My friends often make fun of me because I have a habit of making friends in very strange places.
I’ll go to the bathroom for 5 minutes and come out arm and arm with a girl I never saw before in my life. Usually that’s because I’ve embarrassed myself somehow, and we both shared a laugh at my expense. It’s an interesting way to go through life. When I travel, it seems that both the likelihood of fail and the likelihood of spontaneous friendship increase exponentially. I should make a bar graph.
There were a few points during my Trans-Siberian journey when I found trouble, and suddenly, a friend was there. My night train from Saint Petersburg to Moscow turned out to be one of these occasions.
It’s a good thing that I don’t speak Russian – I would have probably been very offended to hear the sneers of disgruntled passengers who put up with me staggering from one wrong seat to the next. And the next. It was pitch dark, I was the last to board, and all of the seat numbers, (and my ticket) were in Russian. OH fail.
It wasn’t the volume or their tone that made me uncomfortable….maybe it was the laughter. Yeah, that was it. And the way they pierced me with their pitiless gazes, as though I was naked on the first day of primary school.
Sliding into the correct seat at last, I shmooshed my awkward tote under the table, smoothed my fluffed up curls, and let my heart beat settle into it’s natural rhythm. At least I had the seat across from me to myself.
But then, just as the train whistle blew, a wiry old man stumbled up the isle and slid into the seat I had been planning for a leg-rest.
It was a tiny one-person booth. He and I sat opposite, with a metal table between us. I was just settling into the awkward language-barrier silence, when he piped up; “Hi! How are you? My name is Zuzuka and I’d love to practice my English.” We chatted for a good while and I settled into a velvety relaxation.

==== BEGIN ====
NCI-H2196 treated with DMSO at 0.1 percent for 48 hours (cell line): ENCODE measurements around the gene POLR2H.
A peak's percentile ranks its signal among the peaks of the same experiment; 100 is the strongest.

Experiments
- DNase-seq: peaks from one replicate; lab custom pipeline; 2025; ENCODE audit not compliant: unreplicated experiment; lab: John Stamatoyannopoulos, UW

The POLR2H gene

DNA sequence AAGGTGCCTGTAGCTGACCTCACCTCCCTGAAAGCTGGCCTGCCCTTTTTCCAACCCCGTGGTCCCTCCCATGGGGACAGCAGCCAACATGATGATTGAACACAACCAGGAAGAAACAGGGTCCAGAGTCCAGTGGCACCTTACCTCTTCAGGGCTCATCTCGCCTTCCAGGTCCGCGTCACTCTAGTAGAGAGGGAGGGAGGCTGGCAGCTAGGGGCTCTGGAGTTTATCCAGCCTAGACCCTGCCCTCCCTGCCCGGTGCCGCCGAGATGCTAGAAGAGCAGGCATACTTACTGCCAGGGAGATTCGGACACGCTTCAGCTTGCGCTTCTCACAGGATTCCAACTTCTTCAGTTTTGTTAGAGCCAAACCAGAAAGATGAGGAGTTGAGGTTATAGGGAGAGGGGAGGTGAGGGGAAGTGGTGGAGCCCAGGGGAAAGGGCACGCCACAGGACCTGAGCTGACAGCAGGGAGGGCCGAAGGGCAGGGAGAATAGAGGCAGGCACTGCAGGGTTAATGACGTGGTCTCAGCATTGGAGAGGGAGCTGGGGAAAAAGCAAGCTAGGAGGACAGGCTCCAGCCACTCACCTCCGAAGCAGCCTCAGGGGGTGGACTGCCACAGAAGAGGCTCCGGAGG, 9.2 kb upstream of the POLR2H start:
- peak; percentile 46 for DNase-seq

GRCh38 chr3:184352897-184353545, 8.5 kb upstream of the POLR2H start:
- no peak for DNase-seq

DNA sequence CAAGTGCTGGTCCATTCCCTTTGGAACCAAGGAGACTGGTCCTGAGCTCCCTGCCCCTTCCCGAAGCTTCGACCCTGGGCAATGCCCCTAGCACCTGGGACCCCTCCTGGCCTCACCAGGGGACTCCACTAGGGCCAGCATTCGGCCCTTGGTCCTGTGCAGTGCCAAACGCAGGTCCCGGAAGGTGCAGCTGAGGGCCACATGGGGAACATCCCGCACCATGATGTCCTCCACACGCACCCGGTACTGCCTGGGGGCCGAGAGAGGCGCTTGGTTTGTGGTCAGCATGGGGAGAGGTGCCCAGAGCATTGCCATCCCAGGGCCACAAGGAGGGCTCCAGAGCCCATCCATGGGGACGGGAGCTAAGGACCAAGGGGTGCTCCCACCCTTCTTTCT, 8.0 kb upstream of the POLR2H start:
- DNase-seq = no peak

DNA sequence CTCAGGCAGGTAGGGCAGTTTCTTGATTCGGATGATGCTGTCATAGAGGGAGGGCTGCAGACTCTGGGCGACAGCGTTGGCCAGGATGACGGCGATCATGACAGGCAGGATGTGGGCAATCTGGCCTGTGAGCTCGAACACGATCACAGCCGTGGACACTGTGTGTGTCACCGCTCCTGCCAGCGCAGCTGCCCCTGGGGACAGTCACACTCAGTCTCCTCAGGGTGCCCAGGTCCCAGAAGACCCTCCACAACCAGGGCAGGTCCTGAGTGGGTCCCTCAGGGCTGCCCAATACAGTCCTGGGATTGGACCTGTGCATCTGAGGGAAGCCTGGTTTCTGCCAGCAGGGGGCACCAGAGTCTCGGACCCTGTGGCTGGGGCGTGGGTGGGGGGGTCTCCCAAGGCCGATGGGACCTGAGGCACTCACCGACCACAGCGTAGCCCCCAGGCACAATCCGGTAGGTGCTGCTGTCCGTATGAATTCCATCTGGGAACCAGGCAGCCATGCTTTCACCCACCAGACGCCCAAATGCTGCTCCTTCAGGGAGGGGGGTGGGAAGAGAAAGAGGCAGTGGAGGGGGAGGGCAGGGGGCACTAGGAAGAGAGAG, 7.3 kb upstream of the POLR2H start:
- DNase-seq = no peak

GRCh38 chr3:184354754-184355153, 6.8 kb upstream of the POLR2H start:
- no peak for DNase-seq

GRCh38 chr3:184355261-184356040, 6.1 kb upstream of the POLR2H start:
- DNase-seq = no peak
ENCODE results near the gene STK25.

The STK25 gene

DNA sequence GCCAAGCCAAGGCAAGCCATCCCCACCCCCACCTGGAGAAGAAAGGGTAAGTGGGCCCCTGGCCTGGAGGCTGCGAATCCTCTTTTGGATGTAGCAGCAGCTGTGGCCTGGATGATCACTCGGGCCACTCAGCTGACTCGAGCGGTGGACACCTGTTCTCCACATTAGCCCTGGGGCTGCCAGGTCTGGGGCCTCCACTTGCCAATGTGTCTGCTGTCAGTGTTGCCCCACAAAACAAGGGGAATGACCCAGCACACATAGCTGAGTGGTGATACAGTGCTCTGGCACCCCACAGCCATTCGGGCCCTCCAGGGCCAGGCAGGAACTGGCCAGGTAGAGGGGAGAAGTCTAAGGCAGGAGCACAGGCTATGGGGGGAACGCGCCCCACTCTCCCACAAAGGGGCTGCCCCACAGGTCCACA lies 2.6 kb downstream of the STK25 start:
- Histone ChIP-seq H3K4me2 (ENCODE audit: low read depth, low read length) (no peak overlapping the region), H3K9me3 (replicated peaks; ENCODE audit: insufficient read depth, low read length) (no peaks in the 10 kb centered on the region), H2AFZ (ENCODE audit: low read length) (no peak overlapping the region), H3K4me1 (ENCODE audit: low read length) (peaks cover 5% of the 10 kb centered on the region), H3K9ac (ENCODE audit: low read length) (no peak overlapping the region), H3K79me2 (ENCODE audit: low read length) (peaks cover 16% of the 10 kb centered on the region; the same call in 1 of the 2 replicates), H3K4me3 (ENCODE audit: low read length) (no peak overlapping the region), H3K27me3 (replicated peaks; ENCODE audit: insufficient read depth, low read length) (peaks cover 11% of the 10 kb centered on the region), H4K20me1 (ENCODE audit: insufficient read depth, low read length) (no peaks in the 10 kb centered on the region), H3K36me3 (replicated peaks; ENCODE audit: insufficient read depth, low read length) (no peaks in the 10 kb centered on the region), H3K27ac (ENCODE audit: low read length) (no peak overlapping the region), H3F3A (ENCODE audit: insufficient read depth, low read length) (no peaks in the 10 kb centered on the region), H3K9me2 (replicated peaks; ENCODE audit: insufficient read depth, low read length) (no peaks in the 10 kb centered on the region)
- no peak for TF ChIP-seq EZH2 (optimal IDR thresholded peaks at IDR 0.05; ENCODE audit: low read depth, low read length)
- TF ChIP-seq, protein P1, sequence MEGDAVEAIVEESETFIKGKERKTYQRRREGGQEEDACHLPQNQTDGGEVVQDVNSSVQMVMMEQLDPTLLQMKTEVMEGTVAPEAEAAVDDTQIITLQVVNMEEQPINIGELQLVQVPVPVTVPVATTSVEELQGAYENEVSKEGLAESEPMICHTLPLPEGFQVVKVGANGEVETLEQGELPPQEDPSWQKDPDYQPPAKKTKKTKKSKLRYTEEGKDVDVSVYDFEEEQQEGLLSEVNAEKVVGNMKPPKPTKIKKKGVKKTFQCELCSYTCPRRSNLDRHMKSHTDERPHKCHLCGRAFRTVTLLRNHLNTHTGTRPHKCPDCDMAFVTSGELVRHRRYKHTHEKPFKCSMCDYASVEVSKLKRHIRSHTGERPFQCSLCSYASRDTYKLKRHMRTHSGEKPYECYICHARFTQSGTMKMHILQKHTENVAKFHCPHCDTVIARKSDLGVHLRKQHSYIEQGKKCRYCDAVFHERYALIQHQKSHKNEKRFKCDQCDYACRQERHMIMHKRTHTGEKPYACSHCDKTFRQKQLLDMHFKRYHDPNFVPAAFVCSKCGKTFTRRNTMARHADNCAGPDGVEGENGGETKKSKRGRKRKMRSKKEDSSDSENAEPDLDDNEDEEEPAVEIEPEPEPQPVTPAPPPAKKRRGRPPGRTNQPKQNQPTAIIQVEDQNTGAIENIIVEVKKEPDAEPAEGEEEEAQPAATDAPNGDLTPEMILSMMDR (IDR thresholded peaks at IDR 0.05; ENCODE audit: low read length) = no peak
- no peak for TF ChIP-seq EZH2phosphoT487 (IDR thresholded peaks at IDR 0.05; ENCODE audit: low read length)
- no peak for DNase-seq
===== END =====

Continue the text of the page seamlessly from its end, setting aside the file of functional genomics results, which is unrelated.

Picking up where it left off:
When the conversation ended, I pulled out a sweater and settled in to sleep face-first on the table, like a cat. He called out to me, pointing to the bunk above us, and I said “That’s ok, you can have it!” After all, I had paid for a ‘seat’ only, not a bed. It was fair.
He started to make his bed and I clocked out again, only to wake to him saying “Hey! Let me help you!” I did not understand what he meant, so I told him that I was all set.
False!! At this point, he pulls my sweater-pillow away and says “Get up you poop!” So I did. Life-changing was the moment when I watched him macgyver this very fixed looking table upside-down, and then lower it snuggly into the space between the seats. Bed number two. My eyebrows actually launched off my face in surprise.
I went to lay down, when he said “No no no. Wrong again.”
This time, he made me move over while he whisked bedding out of thin air and made my entire bed for me. This is the point it dawned on me that I was about to make a poor old man scuttle up to a top bunk, while I sleep like a fat lazy beagle in my pre-made bed. I begged to switch, but he would not hear of it. The dear.
Snug as pie, I settled in to sleep. My last memory before drifting off to the narcotizing sway of the train car was of Zuzuka peering over the edge of his bunk and whispering “Goodnight Jessica!!!” with a massive grin, waving like a kindergartener fresh off the school bus.
I will never forget the super fun trajectory of fail that led me to such a good person. It seems that kindred spirits can be found anywhere.